The fact that Catholic Church dogma contradicts the biblical teaching of “glory to God alone” can be seen in another little twist devised by Catholic theologian Thomas Aquinas (1225-1274). In his Summa Theologica (II-II, Q. 132, Art. 1), he taught that it is not wrong for a man to seek to glorify himself before others. He then supports his claim with this partial Scripture quote: “Let your light shine before men.” Unfortunately for Thomas, the full quote proves just the opposite: “Even so, let your light shine before men; that they may see your good works, and glorify your Father who is in heaven” (Matthew 5:16). We are not to let our light shine before men so they may glorify us, but so they may glorify God. The Bible teaching is that the glory always goes to God, who may then graciously share it with those who have not earned it.
Modern Peddlers of Man’s Glory
Today there are churches, ministries, writers, and radio and television evangelists who claim to be the heirs of the Protestant Reformation but, using one twisted doctrine or another, teach man’s work in salvation. Some say that we are not justified until God judges our works on the last day and He glorifies or condemns us based on those works. Others teach that we are justified by faith plus “works of faith.” Others talk about justification by “active faith” (a euphemism for works). Another prominent minister speaks of a “future grace” that God grants only to those who are obedient to the covenant. Others say that we are justified by faith alone but sanctified by our works. In every case, then, we work for at least some of our salvation and, thus, earn glory. All of the glory does not go to God alone. Man also merits some glory. The purveyors of these messages are deceitful workers. Compare what you hear from them to the Bible. Ephesians 1:3-12 is a good place to start:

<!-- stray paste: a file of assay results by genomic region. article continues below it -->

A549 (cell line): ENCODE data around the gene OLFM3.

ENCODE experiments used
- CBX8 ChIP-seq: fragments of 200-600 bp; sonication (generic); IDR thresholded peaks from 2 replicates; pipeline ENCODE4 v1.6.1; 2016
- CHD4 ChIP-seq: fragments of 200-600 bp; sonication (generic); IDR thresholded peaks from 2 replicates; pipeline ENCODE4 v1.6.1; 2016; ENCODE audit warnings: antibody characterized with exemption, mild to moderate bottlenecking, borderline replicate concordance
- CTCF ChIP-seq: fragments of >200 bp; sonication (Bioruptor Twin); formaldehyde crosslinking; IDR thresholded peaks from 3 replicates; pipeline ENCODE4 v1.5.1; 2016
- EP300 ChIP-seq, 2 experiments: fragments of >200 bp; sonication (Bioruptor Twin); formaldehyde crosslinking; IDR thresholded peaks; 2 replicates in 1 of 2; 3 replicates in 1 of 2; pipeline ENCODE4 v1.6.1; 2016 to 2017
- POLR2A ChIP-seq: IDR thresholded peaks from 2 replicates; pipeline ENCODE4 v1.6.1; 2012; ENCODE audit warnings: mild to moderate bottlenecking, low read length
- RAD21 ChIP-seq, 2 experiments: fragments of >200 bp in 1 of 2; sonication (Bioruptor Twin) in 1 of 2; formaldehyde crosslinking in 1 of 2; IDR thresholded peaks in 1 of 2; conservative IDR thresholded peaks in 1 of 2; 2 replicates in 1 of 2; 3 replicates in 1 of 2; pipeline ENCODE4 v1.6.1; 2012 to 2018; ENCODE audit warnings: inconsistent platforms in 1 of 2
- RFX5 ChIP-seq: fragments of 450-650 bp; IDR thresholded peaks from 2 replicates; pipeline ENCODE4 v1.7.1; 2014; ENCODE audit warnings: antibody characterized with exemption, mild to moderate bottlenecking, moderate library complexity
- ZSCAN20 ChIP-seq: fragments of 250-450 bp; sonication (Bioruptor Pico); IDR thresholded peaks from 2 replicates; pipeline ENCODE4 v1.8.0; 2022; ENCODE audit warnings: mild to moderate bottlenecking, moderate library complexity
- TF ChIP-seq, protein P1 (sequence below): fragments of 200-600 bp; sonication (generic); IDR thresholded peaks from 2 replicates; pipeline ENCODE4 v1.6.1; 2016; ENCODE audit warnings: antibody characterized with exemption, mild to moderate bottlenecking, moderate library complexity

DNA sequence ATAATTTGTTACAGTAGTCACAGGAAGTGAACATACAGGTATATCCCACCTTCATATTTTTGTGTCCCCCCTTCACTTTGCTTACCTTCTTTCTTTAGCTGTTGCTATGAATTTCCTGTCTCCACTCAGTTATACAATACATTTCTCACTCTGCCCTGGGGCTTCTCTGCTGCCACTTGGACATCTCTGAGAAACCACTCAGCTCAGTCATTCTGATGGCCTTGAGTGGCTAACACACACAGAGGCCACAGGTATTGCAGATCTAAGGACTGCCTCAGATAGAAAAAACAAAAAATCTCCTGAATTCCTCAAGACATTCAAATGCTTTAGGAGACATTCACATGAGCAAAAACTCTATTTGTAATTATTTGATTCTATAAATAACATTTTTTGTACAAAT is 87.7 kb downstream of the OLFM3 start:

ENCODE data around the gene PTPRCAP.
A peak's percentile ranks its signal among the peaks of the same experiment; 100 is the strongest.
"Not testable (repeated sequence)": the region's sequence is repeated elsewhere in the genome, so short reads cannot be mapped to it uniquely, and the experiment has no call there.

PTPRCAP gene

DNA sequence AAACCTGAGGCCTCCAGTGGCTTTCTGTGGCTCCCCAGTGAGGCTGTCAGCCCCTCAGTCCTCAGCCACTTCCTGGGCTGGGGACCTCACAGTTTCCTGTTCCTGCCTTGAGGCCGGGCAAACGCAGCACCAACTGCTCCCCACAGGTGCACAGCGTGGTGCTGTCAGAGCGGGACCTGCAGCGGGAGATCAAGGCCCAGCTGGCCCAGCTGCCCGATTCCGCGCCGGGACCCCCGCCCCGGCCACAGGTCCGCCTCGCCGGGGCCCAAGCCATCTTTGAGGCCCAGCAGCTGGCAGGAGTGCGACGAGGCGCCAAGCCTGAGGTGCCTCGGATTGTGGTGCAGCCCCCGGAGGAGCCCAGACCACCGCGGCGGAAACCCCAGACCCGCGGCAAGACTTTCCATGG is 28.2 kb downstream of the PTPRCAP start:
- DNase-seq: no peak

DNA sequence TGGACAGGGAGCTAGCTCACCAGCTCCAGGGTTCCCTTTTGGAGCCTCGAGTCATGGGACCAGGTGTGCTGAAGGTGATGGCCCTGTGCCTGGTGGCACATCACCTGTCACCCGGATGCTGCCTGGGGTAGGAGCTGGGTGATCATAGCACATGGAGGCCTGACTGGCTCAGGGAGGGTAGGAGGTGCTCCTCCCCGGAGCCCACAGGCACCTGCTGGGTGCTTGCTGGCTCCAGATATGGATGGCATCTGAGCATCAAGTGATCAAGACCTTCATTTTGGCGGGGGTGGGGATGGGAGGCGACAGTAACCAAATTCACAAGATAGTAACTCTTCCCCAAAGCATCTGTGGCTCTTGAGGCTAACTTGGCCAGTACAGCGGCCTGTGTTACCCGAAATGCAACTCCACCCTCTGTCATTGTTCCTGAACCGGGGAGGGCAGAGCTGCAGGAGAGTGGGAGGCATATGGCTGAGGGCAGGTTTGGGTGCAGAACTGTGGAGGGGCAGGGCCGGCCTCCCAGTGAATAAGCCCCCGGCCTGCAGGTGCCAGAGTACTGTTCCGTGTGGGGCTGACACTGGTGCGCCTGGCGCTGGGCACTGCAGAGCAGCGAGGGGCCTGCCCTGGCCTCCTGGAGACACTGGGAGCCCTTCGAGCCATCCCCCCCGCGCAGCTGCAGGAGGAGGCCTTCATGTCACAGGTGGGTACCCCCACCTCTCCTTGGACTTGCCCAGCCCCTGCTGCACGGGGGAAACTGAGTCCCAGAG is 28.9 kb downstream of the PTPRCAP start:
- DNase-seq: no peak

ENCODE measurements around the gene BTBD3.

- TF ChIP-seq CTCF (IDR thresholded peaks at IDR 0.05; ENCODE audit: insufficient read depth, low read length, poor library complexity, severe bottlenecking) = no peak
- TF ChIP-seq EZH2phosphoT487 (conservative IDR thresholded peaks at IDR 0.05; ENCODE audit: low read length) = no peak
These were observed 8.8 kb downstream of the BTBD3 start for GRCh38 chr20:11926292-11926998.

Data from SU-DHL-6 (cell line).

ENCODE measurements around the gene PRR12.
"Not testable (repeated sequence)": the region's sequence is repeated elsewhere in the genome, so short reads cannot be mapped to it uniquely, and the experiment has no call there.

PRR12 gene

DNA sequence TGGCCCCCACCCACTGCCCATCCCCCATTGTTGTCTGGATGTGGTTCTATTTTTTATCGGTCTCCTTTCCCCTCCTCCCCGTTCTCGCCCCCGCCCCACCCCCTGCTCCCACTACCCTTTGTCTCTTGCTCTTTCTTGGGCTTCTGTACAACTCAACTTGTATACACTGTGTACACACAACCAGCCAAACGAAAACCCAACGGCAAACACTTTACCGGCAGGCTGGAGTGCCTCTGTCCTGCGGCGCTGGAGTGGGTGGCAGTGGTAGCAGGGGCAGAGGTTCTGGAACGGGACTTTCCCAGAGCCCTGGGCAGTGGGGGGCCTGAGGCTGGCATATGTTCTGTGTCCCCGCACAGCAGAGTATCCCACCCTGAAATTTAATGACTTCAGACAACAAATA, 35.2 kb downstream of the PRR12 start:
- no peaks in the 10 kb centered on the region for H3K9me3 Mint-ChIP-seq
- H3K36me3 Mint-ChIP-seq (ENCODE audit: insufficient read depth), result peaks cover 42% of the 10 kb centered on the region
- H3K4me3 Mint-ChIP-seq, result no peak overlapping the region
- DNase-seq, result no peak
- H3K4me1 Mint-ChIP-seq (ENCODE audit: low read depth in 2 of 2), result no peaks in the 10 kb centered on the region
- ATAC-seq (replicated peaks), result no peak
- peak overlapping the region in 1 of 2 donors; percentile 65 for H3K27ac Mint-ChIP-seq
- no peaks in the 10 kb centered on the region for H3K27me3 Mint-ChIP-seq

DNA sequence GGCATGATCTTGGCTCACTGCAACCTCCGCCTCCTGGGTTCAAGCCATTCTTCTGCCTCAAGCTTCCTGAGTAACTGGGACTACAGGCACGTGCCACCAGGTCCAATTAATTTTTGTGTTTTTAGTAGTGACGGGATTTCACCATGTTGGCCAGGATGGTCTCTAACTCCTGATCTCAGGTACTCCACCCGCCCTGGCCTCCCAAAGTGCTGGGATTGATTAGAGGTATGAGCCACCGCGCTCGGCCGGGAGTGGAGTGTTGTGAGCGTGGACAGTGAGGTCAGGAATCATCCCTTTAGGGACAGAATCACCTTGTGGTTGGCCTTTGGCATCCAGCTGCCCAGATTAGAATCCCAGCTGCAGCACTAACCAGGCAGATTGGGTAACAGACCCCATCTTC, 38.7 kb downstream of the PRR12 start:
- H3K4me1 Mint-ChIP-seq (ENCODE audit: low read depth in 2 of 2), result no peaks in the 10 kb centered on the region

|Blessed be the God and Father of our Lord Jesus Christ, who has blessed us with every spiritual blessing in the heavenly places in Christ;||We do not bless ourselves; every spiritual blessing comes from God.|
|even as he chose us in him before the foundation of the world, that we would be holy and without blemish before him in love; having predestined us for adoption as children through Jesus Christ to himself, according to the good pleasure of his desire, to the praise of the glory of his grace,||God chose us, God predestinated us, according to His good pleasure, to His glorious grace, not ours.|
|by which he freely bestowed favor on us in the Beloved, in whom we have our redemption through his blood, the forgiveness of our trespasses, according to the riches of his grace,||Notice the emphasis on “the Beloved” (Christ). Our redemption is through His blood according to grace. We earn none of it and merit no glory.|
|which he made to abound toward us in all wisdom and prudence, making known to us the mystery of his will, according to his good pleasure which he purposed in him to an administration of the fullness of the times, to sum up all things in Christ, the things in the heavens, and the things on the earth, in him; in whom also we were assigned an inheritance, having been foreordained according to the purpose of him who works all things after the counsel of his will; to the end that we should be to the praise of his glory, we who had before hoped in Christ:||worked all things according to His will. The end or purpose is not that we should merit glory but that we should be to the praise of His glory; that is, that our salvation glorifies God.|
Let’s not be deluded by the beguiling arguments of those who promote a works salvation that steals the glory from God. We must also turn from the man-glorifying messages of the health and wealth gospel, the feel-good charismatic preachers, and the megachurches—or any churches—that venerate their leaders. Those who take away from God’s glory and give it to man “are false apostles, deceitful workers, masquerading as Christ’s apostles. And no wonder, for even Satan masquerades as an angel of light. It is no great thing therefore if his servants also masquerade as servants of righteousness, whose end will be according to their works” (2 Corinthians 11:13-15).